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The Long Journey Home

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The Long Journey Home

The journey of a King who took two decades to return home to Ithaca.

The legendary ventures of King Odysseus of Ithaca, husband of Penelope and father of Telemachus, was the protagonist of the Homeric poem The Odyssey. This famous tale was passed down through the ages until Homer wrote it down in one narrative. It became the sequel to his other epic poem The Iliad, which outlined the last days of the Trojan War.

‘Odysseus the Cunning’, as he was often referred to, was known for his quick-thinking, clever trickery and charm. His arrogance and pride sometimes lead him into perilous situations however, he managed to have a few lucky escapes, often to the demise of his own men.

His journey begins in Troy, being a trusted advisor of Agamemnon, he grew frustrated that after ten years fighting the Trojan War the Greek army had failed to infiltrate the City of Troy.It was the smart thinking of Odysseus, who devised the plan to trick the Trojans into believing the wooden horse (known as the Trojan horse) was left outside the city gates as an offering to the Gods and as a peace treaty from the seemingly defeated Greeks.

As we all know this was not the case, within a day the Greek army entered and over-ruled the City of Troy and the war was finally over. Unfortunately, for Odysseus, the intention for returning to Ithaca didn’t quite go according to plan. This is where the ten-year journey of Odysseus and his men begins, in what is known today as The Odyssey.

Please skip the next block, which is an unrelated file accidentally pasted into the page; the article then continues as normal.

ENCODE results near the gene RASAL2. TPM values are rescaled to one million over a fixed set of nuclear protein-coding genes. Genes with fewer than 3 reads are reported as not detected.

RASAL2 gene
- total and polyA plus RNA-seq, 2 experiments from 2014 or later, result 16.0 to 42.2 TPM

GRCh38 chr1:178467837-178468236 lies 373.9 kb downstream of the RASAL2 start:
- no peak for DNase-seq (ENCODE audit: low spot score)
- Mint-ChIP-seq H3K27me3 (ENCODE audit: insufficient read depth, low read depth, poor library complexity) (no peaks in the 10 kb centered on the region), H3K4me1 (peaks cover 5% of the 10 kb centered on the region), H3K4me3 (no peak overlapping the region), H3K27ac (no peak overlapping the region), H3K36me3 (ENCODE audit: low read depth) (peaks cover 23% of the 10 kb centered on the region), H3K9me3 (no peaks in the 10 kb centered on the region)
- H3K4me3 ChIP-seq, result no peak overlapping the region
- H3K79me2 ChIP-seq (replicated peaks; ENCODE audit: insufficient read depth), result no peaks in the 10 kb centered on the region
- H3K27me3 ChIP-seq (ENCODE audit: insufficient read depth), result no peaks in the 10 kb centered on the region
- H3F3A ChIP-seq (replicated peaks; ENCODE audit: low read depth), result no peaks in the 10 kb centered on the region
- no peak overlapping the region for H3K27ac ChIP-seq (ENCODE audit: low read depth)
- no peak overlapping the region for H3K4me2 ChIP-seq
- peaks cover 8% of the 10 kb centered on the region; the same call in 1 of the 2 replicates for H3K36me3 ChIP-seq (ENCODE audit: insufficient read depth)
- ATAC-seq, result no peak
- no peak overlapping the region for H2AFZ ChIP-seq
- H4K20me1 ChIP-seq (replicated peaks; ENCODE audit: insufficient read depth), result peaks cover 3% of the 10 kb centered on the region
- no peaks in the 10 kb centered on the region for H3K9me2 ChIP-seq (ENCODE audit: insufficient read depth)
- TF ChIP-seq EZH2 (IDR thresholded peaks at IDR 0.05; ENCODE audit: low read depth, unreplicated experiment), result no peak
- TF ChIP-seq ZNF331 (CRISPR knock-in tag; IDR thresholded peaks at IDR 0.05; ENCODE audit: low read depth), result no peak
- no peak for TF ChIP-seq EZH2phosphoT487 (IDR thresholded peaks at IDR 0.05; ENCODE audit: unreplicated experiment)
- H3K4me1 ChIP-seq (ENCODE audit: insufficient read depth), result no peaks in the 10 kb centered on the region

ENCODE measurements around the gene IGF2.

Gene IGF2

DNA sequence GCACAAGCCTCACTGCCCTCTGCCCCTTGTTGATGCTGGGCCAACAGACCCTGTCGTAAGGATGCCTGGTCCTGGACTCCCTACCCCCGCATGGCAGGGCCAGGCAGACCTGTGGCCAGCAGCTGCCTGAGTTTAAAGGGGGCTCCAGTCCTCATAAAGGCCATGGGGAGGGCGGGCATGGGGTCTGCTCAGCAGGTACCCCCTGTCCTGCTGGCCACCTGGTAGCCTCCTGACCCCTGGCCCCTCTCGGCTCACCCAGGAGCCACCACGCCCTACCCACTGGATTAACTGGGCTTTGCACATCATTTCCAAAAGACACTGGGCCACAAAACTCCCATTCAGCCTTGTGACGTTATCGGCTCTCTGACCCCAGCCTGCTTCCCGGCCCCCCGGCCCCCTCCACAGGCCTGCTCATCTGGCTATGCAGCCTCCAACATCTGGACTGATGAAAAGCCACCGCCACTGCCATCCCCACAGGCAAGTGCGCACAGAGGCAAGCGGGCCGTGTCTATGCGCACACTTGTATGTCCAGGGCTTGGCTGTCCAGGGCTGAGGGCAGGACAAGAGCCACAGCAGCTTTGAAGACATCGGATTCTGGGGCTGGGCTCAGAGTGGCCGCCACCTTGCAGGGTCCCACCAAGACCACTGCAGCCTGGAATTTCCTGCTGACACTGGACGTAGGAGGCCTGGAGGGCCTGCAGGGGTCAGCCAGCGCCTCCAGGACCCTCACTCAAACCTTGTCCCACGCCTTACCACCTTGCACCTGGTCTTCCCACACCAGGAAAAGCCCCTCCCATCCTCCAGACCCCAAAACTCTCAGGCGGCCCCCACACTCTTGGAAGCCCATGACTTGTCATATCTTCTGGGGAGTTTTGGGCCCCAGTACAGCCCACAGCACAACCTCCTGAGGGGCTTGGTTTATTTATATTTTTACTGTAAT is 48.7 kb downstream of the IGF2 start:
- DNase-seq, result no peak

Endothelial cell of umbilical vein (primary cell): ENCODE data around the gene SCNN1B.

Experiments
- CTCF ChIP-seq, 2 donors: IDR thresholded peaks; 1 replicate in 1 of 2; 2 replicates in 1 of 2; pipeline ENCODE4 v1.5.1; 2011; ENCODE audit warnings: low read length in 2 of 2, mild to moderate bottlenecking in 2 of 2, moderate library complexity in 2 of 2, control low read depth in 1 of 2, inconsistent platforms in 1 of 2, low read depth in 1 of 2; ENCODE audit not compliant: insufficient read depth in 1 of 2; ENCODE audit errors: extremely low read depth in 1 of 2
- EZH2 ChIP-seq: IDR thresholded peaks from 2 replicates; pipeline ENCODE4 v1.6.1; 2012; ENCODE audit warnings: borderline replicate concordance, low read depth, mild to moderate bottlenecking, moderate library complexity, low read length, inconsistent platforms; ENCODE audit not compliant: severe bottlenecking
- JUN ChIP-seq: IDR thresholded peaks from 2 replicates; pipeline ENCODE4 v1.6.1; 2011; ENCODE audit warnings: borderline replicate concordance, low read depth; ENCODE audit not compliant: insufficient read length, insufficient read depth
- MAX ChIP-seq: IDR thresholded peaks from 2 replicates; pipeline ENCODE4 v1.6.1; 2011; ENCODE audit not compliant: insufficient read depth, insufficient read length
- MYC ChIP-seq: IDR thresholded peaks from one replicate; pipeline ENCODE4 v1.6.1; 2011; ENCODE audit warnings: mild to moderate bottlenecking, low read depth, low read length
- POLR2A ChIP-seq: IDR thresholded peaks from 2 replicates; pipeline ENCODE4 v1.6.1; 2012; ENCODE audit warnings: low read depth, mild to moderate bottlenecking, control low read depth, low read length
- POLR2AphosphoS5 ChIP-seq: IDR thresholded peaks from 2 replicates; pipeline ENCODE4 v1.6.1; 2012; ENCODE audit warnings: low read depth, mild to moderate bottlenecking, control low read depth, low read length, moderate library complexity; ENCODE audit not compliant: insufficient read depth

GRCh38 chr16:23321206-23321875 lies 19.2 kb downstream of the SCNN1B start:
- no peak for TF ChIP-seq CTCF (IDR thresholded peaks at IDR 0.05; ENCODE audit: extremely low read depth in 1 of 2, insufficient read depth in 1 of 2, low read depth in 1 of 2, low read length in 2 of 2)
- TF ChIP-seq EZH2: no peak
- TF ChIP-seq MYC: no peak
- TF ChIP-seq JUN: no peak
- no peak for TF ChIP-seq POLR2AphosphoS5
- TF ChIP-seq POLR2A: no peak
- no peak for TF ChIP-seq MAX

It was an adventure of fantastical proportions. Odysseus sailed the Mediterranean encountering mystical creatures, giants, fortune tellers and cyclopes. Often through his shrewd nature and pride, Odysseus often angered the Gods such as Poseidon, Helios and Zeus, which then set him back in his mission to reach Ithaca time and time again.

Despite his setbacks he was determined and persevered.His intelligence and nifty ways won the hearts of many who aided him in his quest to return home. This included Circe the Enchantress who warned him of the foreboding encounters of the Underworld and what lies ahead, and the powerful nymph Goddess Calypso who nurtured him back to health and with whom he stayed with for seven years.

As the years passed by, Odysseus grew weary of this arduous adventure and simply wished to return home, back to Ithaca – back to his wife and son. Eventually, after a two-decade escapade of fighting wars and sailing the Mediterranean, he did so. At the time Odysseus had no ship, nor his own men to return home with. The Phaeacians kindly provided him with their fastest ship after hearing of his woeful plight and Odysseus eventually reached the shores of Ithaca.

He was disguised as a beggar, he returned an old wretched man, he was hardly recognizable. His ultimate feat was not over though, he had one more hurdle to overcome and that was to convince Penelope that it was in fact him, her estranged husband, Odysseus.

She set out a task which all her suitors including Odysseus had to compete in, to which he was victorious. Still not convinced, Penelope instructed servants to have her bed moved to an outside courtyard, upon hearing this, Odysseus insisted it cannot be moved as it had been fashioned out of a living oak by his own hands and no one, bar the Gods, could possibly move it. Overjoyed, she embraced him as she then knew he was truly her long lost husband and King Odysseus.

The journey does not end there though, after a few years had passed, Odysseus appointed his son Telemachus, King of Ithaca. Odysseus, once again, left the shores of Ithaca, his wife and son and set out inland. He travelled and wondered for months with an oar in hand. He longed to reach ‘the land that knows nothing of the sea’ where people would not recognize what he carried with him, however everywhere he went people knew what it was.

One day, far in the hills, he found inhabitants of a village who had never seen the sea before, hence they had never seen an oar. This was where The Odyssey ends, it was a symbolic end to Odysseus’ travels and adventures. It was here where this legendary hero eventually found peace and lived out his days.


All images sourced from Google images: medium.com and laphamsquarlerly.org

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